Then an editor saw me doing it and gave me a look like I was picking my nose in public or something.

I have a new mouse now.

fringes said...

I really want to answer your question, but there is nothing extraordinarily ordinary that I do daily except convince myself it's not my day to die. I've done that since seventh grade.

Lisa said...

I don't know if this is in your ordinary strange category or not -- I think it's just garden-variety OCD -- when I wash my face, I have to rinse it at least 25 times (don't ask). And when I drink glasses of water, the number of swallows has to end on a two-digit number that, if you add the numbers together, makes an odd number (for the size of glass I usually use, this number is 12).

OK, now that I've read what I just wrote, I see that it is in fact just OCD, not really what you were talking about. I think there's a lot of ordinary strange stuff involving doors. We have to hold the handle of our back door and pull it tight while turning the key, in order to lock it. And I have to bang my hip against our heavy front door while turning the lock, or it won't close enough to lock. Depending on the humidity level, sometimes I have to bang my hip against the door quite a few times before the lock turns!

A non-door one: We have those pleated, fabric-like shades on the windows. When I pull one open, one side of the shade is invariably higher than the other, so I'm always having to separate the strings (there are three), figure out which two go to one hand and which one goes to the other, and even it out by pulling up the lower side. Then I pull all the strings to the right, to lock the shade in place. When I let go, the one side often sags again, and I have to repeat the process (accompanied, this time, by epithets like "you f*cking son of a bitch!").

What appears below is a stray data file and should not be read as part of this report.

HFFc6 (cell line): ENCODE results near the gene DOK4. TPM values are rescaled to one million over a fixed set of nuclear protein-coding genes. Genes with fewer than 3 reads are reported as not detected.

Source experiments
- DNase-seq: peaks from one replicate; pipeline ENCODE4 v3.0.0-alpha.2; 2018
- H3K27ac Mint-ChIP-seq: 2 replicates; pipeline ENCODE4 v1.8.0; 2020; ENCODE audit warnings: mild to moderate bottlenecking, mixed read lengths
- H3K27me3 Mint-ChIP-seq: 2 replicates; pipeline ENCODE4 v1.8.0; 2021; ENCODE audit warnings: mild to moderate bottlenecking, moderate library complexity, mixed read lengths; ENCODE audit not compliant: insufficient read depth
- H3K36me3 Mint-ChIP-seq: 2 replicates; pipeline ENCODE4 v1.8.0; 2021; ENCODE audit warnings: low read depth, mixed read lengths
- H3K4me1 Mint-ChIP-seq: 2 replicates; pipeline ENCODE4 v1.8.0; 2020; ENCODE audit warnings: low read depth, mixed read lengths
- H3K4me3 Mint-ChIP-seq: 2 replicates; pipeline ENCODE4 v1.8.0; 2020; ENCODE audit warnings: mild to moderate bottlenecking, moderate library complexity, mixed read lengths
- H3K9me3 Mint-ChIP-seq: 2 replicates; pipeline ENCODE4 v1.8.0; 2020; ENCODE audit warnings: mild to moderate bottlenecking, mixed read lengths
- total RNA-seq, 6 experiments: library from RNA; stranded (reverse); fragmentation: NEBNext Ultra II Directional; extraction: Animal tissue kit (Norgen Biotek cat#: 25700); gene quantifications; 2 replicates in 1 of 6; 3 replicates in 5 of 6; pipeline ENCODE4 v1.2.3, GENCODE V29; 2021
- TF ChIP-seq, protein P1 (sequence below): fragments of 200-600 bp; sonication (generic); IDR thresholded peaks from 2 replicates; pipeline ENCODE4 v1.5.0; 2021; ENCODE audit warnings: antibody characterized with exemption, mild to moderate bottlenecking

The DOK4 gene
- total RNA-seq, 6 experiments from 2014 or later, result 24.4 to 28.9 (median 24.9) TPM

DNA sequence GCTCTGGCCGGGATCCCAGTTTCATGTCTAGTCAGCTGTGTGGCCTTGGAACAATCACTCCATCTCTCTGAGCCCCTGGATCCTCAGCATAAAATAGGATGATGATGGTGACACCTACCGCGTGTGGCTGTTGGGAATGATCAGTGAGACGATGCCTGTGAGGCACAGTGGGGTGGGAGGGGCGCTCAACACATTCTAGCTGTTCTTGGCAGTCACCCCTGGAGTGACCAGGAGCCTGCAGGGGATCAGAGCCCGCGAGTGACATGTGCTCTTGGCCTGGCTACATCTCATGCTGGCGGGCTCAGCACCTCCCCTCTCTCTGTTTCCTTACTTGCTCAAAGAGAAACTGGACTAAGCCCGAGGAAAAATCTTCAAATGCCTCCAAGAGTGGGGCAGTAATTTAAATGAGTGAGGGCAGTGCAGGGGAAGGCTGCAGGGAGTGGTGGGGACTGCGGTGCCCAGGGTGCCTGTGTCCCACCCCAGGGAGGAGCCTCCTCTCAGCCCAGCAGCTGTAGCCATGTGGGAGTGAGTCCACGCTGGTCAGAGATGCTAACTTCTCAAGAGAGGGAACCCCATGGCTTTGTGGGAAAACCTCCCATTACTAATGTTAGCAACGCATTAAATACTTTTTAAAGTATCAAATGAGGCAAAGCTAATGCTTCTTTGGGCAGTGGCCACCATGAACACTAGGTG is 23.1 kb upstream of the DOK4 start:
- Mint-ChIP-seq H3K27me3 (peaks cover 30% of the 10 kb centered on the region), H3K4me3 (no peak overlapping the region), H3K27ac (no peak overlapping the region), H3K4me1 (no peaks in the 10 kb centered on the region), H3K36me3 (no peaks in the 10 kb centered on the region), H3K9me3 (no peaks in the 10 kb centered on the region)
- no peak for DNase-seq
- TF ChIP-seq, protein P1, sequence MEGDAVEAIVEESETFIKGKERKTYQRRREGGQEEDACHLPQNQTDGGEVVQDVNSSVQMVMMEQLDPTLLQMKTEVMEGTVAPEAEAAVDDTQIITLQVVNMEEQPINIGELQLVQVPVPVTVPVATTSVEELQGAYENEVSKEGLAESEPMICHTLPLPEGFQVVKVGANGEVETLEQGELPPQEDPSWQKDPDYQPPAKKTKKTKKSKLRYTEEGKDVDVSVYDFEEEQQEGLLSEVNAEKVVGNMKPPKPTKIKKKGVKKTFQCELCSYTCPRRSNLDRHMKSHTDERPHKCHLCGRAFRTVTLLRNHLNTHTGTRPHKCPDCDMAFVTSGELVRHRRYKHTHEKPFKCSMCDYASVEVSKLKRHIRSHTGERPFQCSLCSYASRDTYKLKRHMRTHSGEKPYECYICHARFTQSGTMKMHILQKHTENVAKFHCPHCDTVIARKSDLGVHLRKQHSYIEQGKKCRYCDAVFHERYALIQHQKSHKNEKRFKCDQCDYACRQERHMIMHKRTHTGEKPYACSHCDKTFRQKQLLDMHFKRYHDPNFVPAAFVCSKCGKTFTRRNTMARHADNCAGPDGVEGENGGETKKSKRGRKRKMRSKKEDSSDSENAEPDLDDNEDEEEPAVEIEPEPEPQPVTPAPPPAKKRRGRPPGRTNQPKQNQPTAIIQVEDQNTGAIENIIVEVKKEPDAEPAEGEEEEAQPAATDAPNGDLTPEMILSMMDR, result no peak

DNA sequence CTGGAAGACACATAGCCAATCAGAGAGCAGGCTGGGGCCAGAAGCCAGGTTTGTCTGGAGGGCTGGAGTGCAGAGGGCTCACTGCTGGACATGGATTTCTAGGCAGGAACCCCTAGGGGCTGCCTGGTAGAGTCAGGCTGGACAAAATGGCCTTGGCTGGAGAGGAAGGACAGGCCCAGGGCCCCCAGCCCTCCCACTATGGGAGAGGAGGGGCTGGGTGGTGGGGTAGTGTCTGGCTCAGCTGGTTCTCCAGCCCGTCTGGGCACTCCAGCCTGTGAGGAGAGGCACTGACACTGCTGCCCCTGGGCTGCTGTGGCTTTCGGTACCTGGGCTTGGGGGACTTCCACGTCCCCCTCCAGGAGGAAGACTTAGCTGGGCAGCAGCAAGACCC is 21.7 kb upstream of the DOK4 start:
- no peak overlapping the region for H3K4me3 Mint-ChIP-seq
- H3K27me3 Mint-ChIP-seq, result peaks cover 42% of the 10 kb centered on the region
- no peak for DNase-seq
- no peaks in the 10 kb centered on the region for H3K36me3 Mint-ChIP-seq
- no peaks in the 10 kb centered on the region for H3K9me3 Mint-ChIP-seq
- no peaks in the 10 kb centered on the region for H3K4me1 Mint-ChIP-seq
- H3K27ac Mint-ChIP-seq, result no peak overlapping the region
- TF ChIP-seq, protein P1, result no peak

Re: Your champagne drink. Sounds like a variation on a kir royale, made with black currant liqueur and champagne. I love those! Oh, actually, I just read the wiki on kir royale, and apparently if you use raspberry liqueur, it's called a kir imperial.

Is there any prize for longest comment on this blog, by the way?

Chad Simpson said...

Thanks for contributing, anony-mouse.

Fringes, I don't know if it's extraordinarily ordinary to recite that little mantra each day but it certainly is odd. Do you ever worry about what will happen if you forget to say it?

Lisa, I agree: you're definitely talking about OCD, but your response was interesting nonetheless. And I do think you deserve a prize for its sheer length. I'll try to come up with something.

fringes said...

Oh, it's not a mantra. There is nothing I do that contains any type of routine required by repetitious recitation. I simply wake up wondering if this is the day and, by 3 p.m. when nothing has happened, I decide it's not. I go to bed wondering if this is the night, and when I wake up, I figure that it wasn't. But by that time, I'm again wondering if this is the day. Crazy habit, but we're all crazy, remember? I'm not too concerned about it.

Heather said...

I think our house embodies the concept of ordinary strange fairly well--the old former duplex that's only started its return to a single family dwelling. Now that interior work has been halted fora year, I hardly notice the oddness I live with till someone comes by. The side-by-side front doors, one used, one not. The upstairs kitchen (unusable) and the downstairs one. The downstairs bath that's mostly unusable--really more a tool closet with a toilet. The upstairs bath was literally half-finished for a few months, complete with paint and tiles halfway down the middle of the room, while the other half was bare to the plaster and the subfloor, that finished half rushed so we could actually move in and be able to bathe. Perhaps the best part is the dual front staircases, though. We know not to use the "old" set, since the ceiling is too low at the top and you'd hit your head.